Jeremy Olson of the Pioneer Press answered several questions related to contamination in Minnesota water supplies:
Q. How often are Minnesota water supplies contaminated?
A. A state health department spokesman estimated there are only one or two boil orders per year due to E. coli. Hibbing was the only city larger than 5,000 people that reported excessive bacterial contamination between 2000 and 2004. A test of the regional water system serving St. Paul found coliform bacteria in one location in February 2004. Required follow-up testing showed no presence of E. coli.
Q. How are the water supplies contaminated?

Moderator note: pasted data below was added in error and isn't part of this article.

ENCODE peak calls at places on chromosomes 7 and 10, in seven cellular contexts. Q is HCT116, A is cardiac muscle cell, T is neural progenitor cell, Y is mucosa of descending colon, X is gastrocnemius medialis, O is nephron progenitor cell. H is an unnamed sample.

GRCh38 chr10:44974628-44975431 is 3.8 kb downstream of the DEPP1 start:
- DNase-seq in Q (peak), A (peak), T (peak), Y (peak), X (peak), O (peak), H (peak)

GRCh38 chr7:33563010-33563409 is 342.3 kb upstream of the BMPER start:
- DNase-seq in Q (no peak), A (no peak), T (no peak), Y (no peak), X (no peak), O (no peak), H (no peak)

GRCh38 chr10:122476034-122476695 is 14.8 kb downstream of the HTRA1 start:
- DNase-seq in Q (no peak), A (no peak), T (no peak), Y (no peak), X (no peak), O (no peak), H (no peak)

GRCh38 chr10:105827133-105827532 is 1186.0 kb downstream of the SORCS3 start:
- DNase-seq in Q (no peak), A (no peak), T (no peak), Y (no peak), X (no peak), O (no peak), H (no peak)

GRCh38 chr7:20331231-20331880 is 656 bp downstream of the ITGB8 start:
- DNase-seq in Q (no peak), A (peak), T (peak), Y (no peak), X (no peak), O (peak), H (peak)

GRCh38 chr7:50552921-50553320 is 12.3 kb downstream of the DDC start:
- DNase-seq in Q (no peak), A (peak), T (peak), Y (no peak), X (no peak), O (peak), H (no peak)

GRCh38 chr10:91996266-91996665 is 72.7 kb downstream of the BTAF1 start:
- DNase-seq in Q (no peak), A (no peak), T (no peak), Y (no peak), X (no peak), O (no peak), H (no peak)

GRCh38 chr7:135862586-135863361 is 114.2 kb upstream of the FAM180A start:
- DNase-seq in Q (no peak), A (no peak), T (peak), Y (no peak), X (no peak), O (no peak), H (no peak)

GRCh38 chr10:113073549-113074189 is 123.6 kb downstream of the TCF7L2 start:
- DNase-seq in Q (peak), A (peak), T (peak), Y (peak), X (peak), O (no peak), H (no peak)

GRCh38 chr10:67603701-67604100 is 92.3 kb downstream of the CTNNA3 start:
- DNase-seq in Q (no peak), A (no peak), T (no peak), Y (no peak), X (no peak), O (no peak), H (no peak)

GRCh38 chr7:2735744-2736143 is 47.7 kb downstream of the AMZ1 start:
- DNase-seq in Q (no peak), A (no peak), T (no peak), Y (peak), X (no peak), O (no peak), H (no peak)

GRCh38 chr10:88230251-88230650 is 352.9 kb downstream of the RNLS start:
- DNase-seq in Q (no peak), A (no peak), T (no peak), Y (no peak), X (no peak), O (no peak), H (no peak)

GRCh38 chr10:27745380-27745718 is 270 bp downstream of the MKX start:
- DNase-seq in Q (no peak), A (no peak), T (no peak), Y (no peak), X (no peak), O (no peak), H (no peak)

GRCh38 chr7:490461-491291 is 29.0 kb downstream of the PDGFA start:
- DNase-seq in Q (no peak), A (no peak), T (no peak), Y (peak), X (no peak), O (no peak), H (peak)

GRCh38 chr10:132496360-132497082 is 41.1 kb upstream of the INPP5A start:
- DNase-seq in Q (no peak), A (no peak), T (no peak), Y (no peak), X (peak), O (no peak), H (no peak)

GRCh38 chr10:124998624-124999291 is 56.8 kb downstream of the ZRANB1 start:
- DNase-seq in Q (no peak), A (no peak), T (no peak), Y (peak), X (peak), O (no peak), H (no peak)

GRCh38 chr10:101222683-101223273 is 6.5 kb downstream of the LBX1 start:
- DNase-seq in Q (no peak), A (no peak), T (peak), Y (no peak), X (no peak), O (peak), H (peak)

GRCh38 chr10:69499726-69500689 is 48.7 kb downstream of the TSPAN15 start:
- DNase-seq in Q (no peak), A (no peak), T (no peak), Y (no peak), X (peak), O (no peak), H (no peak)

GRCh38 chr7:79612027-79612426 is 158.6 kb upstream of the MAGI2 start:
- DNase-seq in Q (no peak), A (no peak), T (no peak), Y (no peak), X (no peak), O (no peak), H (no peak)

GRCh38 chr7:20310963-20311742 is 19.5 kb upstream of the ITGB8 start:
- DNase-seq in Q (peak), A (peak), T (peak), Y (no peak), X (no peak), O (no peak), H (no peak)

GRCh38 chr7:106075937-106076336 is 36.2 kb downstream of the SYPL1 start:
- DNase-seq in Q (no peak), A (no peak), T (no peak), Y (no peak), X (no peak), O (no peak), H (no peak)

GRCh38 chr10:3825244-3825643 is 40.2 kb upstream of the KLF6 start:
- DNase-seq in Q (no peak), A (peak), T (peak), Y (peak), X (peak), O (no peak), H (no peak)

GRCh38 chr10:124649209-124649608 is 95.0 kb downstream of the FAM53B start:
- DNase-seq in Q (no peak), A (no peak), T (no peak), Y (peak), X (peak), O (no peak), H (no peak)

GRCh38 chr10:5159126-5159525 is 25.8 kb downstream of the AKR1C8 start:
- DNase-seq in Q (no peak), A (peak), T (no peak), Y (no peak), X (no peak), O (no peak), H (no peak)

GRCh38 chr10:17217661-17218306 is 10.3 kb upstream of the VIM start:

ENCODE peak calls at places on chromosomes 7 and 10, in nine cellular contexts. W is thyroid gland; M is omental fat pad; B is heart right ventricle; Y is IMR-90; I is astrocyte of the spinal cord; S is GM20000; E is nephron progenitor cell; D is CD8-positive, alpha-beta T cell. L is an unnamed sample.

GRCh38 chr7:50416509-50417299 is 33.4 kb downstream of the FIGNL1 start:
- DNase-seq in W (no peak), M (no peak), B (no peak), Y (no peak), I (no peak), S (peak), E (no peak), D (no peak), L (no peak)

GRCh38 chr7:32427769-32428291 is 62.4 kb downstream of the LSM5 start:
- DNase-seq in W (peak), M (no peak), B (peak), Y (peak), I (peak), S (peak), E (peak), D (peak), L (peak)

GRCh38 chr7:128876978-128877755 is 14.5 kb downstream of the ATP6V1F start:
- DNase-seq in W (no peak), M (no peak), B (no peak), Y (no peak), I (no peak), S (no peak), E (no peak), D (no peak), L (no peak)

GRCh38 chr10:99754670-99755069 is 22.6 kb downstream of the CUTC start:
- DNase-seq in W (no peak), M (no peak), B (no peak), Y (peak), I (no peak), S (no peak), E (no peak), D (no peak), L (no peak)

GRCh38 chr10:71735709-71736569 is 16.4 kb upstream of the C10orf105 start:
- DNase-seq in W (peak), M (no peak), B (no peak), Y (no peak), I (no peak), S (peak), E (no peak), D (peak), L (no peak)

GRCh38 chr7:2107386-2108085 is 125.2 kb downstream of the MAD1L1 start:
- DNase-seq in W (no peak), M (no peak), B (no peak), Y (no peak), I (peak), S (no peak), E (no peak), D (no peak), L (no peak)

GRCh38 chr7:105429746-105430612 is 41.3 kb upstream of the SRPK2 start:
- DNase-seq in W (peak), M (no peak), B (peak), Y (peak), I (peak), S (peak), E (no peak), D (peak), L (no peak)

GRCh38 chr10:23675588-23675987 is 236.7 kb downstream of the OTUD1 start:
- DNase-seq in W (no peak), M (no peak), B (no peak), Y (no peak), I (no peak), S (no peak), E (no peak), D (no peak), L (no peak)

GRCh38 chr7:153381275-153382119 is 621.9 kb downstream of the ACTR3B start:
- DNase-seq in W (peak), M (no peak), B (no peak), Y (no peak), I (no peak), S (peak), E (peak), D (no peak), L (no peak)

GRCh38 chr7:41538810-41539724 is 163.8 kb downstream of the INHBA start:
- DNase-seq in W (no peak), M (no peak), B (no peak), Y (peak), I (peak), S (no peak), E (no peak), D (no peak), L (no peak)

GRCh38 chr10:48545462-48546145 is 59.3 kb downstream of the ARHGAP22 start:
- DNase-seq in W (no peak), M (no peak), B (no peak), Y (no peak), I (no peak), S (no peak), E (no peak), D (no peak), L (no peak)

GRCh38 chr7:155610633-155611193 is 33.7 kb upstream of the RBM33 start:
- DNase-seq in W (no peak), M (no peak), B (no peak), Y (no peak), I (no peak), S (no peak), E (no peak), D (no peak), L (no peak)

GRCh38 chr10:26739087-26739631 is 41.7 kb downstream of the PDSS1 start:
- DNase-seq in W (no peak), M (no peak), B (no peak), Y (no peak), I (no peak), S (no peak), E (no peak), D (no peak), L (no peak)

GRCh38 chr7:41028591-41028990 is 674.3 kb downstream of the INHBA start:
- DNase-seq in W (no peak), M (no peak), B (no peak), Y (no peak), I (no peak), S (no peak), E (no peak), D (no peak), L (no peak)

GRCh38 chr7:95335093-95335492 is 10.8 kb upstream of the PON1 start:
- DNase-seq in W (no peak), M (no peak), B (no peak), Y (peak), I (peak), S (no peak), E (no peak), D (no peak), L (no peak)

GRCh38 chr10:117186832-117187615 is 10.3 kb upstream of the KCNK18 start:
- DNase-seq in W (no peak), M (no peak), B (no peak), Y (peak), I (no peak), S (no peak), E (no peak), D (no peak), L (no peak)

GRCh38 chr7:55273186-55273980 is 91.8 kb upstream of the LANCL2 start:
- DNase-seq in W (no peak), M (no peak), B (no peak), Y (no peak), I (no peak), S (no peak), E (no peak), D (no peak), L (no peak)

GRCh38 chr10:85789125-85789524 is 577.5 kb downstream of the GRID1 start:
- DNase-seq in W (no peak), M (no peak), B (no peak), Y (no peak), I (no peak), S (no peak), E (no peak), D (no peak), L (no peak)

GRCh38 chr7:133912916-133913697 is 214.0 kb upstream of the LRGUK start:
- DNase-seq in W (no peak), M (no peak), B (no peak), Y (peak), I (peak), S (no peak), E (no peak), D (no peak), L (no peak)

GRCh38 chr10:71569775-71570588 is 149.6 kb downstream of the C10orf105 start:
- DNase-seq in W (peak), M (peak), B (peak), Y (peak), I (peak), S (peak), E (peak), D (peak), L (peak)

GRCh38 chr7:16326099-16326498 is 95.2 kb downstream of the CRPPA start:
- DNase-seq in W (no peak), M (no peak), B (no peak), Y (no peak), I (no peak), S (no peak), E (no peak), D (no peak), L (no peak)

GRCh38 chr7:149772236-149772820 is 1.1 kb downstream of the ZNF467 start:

A. E. coli comes from human and animal wastes. Rainfalls and snowmelts can carry the bacteria into rivers, lakes, groundwater and other drinking water sources. Large municipal water systems routinely chlorinate drinking water to eliminate bacteria, but sometimes the level of chlorination is inadequate.
Q. What are the health risks?
A. Ingestion of E. coli bacteria can cause severe digestive problems, including diarrhea and vomiting. The elderly and small children are at greatest risk. Dehydration is a common result of infection.
Q. What precautions should be taken?
A. Bottled or boiled water should be consumed and used in cooking until contaminants are removed from the water supply. Contaminated water shouldn’t be used to make coffee, freeze ice cubes, rinse out toothpaste or feed pets. Showers and baths are OK, though not for children who swallow bath water. Washing machines can be used. Dishwashers shouldn’t be used, unless they heat water to a degree that kills bacteria.